In the second in a series investigating the future of digitisation in financial services, TransUnion’s (formerly Callcredit) David Firth looks at how customer experience is set to be at the heart of Open Banking initiatives.
In the last installment, we warned against a “If you build it, he will come” approach to creating Open Banking solutions; there needs to be more substance behind a solution than the mere ability to deliver a technical capability.
One of our readers commented that if Open Banking was a Costner movie, it might not be “Field of Dreams” but instead would be more like “The Bodyguard” – not something you necessarily want to sit through but something you have to do to keep a relationship sweet.
For those of you not prepared to admit that you’ve seen it, in “The Bodyguard” Kevin Costner plays a hired protection for Whitney Houston; you can imagine the plot and the outcome. It got me thinking that our reader had a point – one of the movie’s highlights is the single “I Will Always Love You” and that’s what struck a chord with Open Banking. Bear with me.
If we want to answer the “Why would a customer consent to access to their bank account?” question, we need to think more broadly about what the consumer gets in return, the compelling reason – how do we convince the public that the exchange is a fair one and that the ability to manage (and derive value from) their own data is in their interests?
Showing the customer some love is at the heart of the answer. If customers feel sufficiently engaged and at the heart of the user experience, the value of the data exchange swings in their favour as well and as we see from other markets, they’ll become more fully involved from the outset.
Think about our interactions with our social media platforms or our mobile phone operating systems, for instance. How many of us genuinely take the time to read the terms and conditions of use or understand what we’re signing up for? It’s not that we don’t care – we genuinely do when those same T&Cs are shown to be against us – but we love the value we derive from the interaction. The value is manifestly evident and there’s a clear benefit to us agreeing to the terms. We trust it, but will our favourite social media platform always love us?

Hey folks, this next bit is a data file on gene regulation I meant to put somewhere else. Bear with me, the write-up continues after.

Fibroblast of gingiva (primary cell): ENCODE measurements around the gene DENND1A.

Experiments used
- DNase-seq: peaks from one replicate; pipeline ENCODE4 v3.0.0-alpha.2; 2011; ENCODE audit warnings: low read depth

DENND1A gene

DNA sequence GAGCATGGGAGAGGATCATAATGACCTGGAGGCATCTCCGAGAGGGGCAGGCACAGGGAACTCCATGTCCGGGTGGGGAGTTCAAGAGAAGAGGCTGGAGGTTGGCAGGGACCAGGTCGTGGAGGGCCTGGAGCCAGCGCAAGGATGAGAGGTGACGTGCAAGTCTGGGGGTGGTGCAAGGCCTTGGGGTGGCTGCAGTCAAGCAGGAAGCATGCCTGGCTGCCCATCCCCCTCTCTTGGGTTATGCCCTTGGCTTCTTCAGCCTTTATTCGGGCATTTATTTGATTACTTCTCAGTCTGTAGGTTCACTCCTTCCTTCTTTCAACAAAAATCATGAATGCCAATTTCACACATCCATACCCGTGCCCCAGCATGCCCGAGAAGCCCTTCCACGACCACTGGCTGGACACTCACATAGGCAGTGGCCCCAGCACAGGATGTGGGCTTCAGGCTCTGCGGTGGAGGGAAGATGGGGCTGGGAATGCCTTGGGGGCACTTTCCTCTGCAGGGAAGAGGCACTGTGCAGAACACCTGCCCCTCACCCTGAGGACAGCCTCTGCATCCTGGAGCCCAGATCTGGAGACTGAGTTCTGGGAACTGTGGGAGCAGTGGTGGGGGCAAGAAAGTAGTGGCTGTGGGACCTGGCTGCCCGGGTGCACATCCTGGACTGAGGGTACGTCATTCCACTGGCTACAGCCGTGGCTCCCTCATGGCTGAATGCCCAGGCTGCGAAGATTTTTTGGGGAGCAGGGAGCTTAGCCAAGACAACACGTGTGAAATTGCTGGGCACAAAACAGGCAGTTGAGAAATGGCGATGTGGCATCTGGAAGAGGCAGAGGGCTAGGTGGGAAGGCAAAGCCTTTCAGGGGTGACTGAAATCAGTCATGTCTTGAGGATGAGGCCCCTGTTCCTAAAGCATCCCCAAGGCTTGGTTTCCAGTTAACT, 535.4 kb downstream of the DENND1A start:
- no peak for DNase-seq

Under the revised Payment Services Directive (PSD2) and the UK’s Open Banking initiative, in January 2018 customer consent to share account information needs to be explicit and clear; if we can make the value of the exchange to the consumer as evident as social media platforms can, it becomes much easier for the consent to be gained.
As pointed out in the last installment, the payoffs for consumers aren’t all focused around account originations or product applications – there’s a myriad of benefit in customers consenting access to bank account information. Laying these benefits bare for consumers will be where they feel the love for Open Banking.
Of course, these benefits will count for nothing if customer consent can’t be quickly, effectively and smoothly gained. Consumers need a seamless user experience to convince them of the benefits. As we’re starting to see with GDPR consent, customer experience will be the battleground where brands’ access to Open Banking data will be won and lost.
A smooth, integrated journey makes sure that customers understand the value of the exchange; if the request for consent is presented appropriately, the benefits should already be stacked in the customer’s favour and the consent is a given.
If the consent request isn’t clear, the battle’s lost; customer cynicism will kick in and it’s an uphill battle to recover the position.
Integrating consent into the user experience is going to become a key skill for brands as they start to manage access to increasing levels of customer data. TransUnion (formerly Callcredit) has partnered with the UK’s leading data consultancy, Ctrl-Shift, to help explore the opportunities available to businesses.
Open Banking has the power for corporate and social benefit, too. Imagine being able to play safe on gaming or gambling sites in the knowledge that an Open Banking solution is running in the background to protect against going into unintended debt on an account.
Gaming providers will be able to make sure your current account doesn’t just have funds available without troubling your overdraft limit but will also be able to make sure you can afford your monthly bills, savings commitments or rent.
Customers might not love paying their utilities bills but Open Banking will help providers enhance the customer journey at both ends of the spectrum. While customer consent will help companies to identify vulnerable customers before they head into unintended arrears, it will also help providers or comparison aggregators work out the most appropriate tariff for their actual needs and will smooth the application process by verifying residency or eligibility.
And at a time when the FCA has recently raised concerns over how many customers fall in love with PCP (personal contract purchase) deals every year, lenders and car dealers will be able to demonstrate that as part of the PCP repayments calculation, they’ve already done an affordability assessment through customer consent to Open Banking data and making sure the buyer is within safe payment limits.
Putting the love for the customer experience at the heart of the consent model is going to be critical to making Open Banking a commercial success. Time will tell which brands hit the high notes and which need Costner-like help but ensuring customer’s clearly and cleanly understand the benefits will propel businesses to the top of the charts.